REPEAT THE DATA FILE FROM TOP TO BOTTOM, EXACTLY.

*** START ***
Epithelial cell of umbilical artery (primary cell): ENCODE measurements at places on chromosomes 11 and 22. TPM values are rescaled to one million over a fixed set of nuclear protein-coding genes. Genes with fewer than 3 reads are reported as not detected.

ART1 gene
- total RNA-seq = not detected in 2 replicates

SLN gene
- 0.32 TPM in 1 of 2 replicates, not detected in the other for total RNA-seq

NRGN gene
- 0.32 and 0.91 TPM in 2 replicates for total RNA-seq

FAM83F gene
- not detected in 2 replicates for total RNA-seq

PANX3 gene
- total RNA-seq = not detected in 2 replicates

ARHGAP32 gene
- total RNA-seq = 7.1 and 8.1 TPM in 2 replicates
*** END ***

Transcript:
Epithelial cell of umbilical artery (primary cell): ENCODE measurements at places on chromosomes 11 and 22. TPM values are rescaled to one million over a fixed set of nuclear protein-coding genes. Genes with fewer than 3 reads are reported as not detected.

ART1 gene
- total RNA-seq = not detected in 2 replicates

SLN gene
- 0.32 TPM in 1 of 2 replicates, not detected in the other for total RNA-seq

NRGN gene
- 0.32 and 0.91 TPM in 2 replicates for total RNA-seq

FAM83F gene
- not detected in 2 replicates for total RNA-seq

PANX3 gene
- total RNA-seq = not detected in 2 replicates

ARHGAP32 gene
- total RNA-seq = 7.1 and 8.1 TPM in 2 replicates